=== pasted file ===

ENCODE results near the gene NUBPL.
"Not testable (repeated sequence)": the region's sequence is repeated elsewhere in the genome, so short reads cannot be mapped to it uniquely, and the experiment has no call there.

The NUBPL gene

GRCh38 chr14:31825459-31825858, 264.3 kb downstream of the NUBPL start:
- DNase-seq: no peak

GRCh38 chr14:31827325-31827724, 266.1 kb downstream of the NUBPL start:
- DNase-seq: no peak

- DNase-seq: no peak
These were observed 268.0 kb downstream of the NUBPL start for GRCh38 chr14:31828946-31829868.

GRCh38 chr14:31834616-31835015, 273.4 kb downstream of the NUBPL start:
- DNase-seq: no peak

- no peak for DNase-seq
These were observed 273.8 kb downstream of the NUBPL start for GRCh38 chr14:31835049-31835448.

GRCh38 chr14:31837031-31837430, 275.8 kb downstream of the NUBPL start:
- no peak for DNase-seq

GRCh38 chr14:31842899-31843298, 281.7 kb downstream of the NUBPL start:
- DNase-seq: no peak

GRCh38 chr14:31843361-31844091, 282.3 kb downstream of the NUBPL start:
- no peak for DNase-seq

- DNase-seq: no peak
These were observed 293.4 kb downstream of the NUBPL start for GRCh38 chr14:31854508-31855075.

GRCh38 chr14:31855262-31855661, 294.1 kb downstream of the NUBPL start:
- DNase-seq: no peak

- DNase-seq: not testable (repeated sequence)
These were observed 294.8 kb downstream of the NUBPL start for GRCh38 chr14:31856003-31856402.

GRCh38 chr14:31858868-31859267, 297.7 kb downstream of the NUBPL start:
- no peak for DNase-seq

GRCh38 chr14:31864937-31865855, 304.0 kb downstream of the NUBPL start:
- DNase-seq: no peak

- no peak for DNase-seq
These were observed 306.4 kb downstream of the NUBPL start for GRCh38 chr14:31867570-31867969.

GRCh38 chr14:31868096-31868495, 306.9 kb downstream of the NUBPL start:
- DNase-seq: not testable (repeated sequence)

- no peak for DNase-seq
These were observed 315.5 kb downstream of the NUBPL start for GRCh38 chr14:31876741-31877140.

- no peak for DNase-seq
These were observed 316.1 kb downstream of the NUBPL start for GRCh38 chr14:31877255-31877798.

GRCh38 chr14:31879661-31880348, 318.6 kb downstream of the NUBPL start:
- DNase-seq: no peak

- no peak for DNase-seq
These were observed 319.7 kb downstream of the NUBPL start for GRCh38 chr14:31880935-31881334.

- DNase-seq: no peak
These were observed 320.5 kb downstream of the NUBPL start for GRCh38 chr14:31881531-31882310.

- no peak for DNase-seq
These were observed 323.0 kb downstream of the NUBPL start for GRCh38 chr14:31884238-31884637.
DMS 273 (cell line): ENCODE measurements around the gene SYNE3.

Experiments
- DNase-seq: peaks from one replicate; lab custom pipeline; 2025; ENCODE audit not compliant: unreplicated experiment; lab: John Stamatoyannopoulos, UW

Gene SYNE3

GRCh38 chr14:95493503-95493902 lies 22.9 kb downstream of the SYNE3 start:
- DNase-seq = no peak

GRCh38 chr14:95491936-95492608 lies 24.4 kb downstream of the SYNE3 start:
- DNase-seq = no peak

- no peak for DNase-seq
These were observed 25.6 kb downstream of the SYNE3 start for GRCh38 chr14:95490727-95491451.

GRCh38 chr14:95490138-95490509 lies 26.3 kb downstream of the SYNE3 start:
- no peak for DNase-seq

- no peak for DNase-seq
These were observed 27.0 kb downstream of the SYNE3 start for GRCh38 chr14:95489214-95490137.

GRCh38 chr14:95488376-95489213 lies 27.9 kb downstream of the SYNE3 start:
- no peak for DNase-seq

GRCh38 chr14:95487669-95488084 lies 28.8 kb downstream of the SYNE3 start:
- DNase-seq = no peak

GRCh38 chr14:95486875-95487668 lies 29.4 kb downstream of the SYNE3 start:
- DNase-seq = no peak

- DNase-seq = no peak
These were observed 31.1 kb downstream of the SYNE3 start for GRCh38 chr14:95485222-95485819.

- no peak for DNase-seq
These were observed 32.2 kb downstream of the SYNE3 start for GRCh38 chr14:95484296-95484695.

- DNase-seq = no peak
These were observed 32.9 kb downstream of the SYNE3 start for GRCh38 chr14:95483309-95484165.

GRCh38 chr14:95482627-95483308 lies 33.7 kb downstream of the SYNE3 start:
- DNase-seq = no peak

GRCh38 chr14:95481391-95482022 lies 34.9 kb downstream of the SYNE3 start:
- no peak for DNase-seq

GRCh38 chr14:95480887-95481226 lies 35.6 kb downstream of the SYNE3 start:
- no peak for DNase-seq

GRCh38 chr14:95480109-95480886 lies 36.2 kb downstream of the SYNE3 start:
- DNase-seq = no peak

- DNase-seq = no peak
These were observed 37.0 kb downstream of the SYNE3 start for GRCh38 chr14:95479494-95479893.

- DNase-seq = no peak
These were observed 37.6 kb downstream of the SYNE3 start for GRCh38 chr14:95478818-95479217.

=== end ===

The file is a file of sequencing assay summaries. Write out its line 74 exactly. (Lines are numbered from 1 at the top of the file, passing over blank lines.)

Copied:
GRCh38 chr14:95481391-95482022 lies 34.9 kb downstream of the SYNE3 start: